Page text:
Operating Exposure

Operating Exposure
Operating exposure, also called economic exposure, competitive exposure, and even strategic exposure on occasion, measures any change in the present value of a firm resulting from changes in future operating cash flows caused by an unexpected change in exchange rates.

Attributes of Operating Exposure
Measuring the operating exposure of a firm requires forecasting and analyzing all the firm’s future individual transaction exposures together with the future exposures of all the firm’s competitors and potential competitors worldwide. From a broader perspective, operating exposure is not just the sensitivity of a firm’s future cash flows to unexpected changes in foreign exchange rates, but also to its sensitivity to other key macroeconomic variables. This factor has been labeled macroeconomic uncertainty.

Attributes of Operating Exposure
The cash flows of the MNE can be divided into operating cash flows and financing cash flows. Operating cash flows arise from intercompany (between unrelated companies) and intracompany (between units of the same company) receivables and payables, rent and lease payments, royalty and license fees and assorted management fees. Financing cash flows are payments for loans (principal and interest), equity injections and dividends of an inter and intracompany nature

Financial & Operating Cash Flows Between Parent & Subsidiary
Financial Cash Flows
Dividend paid to parent Parent invested equity capital Interest on intrafirm lending Intrafirm principal payments

Payment for goods & services Rent and lease payments Royalties and license fees Management fees & distributed overhead


Operational Cash Flows

Attributes of Operating Exposure
Operating exposure is far more important for the long-run health of a business than changes caused by transaction or accounting exposure. Operating exposure is inevitably subjective, because it depends on estimates of future cash flow changes over an arbitrary time horizon. Planning for operating exposure is a total management responsibility because it depends on the interaction of strategies in finance, marketing, purchasing, and production.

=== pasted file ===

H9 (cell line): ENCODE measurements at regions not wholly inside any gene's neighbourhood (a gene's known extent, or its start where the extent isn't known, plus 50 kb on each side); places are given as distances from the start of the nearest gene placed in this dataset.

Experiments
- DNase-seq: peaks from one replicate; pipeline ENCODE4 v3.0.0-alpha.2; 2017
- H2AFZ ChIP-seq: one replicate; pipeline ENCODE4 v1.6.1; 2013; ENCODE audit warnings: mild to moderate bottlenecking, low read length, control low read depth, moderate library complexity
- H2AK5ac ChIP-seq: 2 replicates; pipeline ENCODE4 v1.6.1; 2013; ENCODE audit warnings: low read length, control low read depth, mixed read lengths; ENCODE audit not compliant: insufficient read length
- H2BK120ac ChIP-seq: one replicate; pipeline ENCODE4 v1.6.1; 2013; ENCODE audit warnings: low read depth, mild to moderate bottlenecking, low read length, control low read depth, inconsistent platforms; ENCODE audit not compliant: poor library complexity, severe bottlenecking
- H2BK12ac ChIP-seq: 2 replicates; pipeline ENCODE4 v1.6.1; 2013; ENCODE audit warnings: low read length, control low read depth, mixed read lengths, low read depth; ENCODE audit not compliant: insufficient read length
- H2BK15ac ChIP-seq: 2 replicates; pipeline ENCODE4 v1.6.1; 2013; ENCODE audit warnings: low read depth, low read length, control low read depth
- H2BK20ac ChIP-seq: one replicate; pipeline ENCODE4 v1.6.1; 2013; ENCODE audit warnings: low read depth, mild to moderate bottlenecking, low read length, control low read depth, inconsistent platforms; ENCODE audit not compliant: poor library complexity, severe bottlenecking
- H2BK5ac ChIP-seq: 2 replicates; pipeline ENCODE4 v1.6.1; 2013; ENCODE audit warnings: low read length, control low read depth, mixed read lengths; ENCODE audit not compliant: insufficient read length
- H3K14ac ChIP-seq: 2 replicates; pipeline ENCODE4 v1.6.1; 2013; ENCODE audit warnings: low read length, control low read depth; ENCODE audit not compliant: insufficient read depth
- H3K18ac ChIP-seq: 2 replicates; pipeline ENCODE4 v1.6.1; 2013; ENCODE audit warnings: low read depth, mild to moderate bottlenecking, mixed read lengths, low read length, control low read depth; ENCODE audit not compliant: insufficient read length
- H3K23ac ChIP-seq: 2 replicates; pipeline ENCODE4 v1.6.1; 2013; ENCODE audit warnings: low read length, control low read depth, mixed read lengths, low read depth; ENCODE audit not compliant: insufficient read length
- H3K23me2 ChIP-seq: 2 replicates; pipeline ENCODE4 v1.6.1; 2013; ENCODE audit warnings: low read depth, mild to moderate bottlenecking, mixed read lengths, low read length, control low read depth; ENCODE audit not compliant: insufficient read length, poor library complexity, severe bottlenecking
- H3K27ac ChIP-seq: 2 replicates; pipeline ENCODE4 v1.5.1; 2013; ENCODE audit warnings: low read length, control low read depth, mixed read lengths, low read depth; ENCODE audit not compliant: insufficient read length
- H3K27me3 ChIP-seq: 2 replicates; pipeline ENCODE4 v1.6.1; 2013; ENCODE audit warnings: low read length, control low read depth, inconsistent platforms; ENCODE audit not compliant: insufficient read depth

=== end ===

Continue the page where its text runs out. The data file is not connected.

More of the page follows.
Attributes of Operating Exposure
An expected change in foreign exchange rates is not included in the definition of operating exposure, because both management and investors should have factored this information into their evaluation of anticipated operating results and market value. From an investor’s perspective, if the foreign exchange market is efficient, information about expected changes in exchange rates should be reflected in a firm’s market value. Only unexpected changes in exchange rates, or an inefficient foreign exchange market, should cause market value to change.

Measuring the Impact of Operating Exposure
An unexpected change in exchange rates impacts a firm’s expected cash flows at four levels, depending on the time horizon used: Short run Medium run: Equilibrium case Medium run: Disequilibrium case Long run

Measuring the Impact of Operating Exposure
Carlton Inc. is a U.S. based company engaged in the production of telecommunications industry. The company is facing dilemma as a result of an unexpected change in the value of the euro, the currency of economic consequence for the German subsidiary. There is concern over how the subsidiaries revenues (price and volumes in euro terms), costs (input costs in euro terms), and competitive landscape will change with a fall in the value of the euro.

The Case
Carlton Germany manufactures in Germany and sells half of its proceeds to non-European countries.All sales are in euros and A/R =1/4 of total sales. Inventory=90days. Depreciation = €600,000 per year, Corporate tax rate in Germany = 34% . Balance Sheet on 31/12/02 and alternative scenarios are given as follows. Assume that on /01/0103, before the start of commercial activity begins, the euro unexpectedly drops 16.67% in value, from $1.2000/€ to $1.0000/€. If no devaluation had occurred , Carlton Germany was expected to perform in 2003 as per base case. Generating a $ cash flow from operations for Carlton of $2,074,320.

Carlton Germany
Balance Sheet Information, End of Fiscal 2002 Assets Liabilities and net worth Cash € 1,600,000 Accounts payable € 800,000 Accounts receivable 3,200,000 Short-term bank loan 1,600,000 Inventory 2,400,000 Long-term debt 1,600,000 Net plant and equipment 4,800,000 Common stock 1,800,000 Retained earnings 6,200,000 Sum € 12,000,000 Sum € 12,000,000 Important Ratios to be Maintained and Other Data Accounts receivable, as percent of sales 25.00% Inventory, as percent of annual direct costs 25.00% Cost of capital (annual discount rate) 20.00% Income tax rate 34.00% Base Case Exchange rate, $/€ Sales volume (units) Export sales volume (case 4) Sales price per unit Export sales price per unit (case 4) Direct cost per unit 1.2000 1,000,000 € 12.80 € 9.60 Case 1 Assumptions 1.0000 1,000,000 € 12.80 € 9.60 Case 2 1.0000 2,000,000 € 12.80 € 9.60 Case 3 1.0000 1,000,000 € 15.36 € 9.60 Case 4 1.0000 500,000 500,000 € 12.80 € 15.36 € 9.60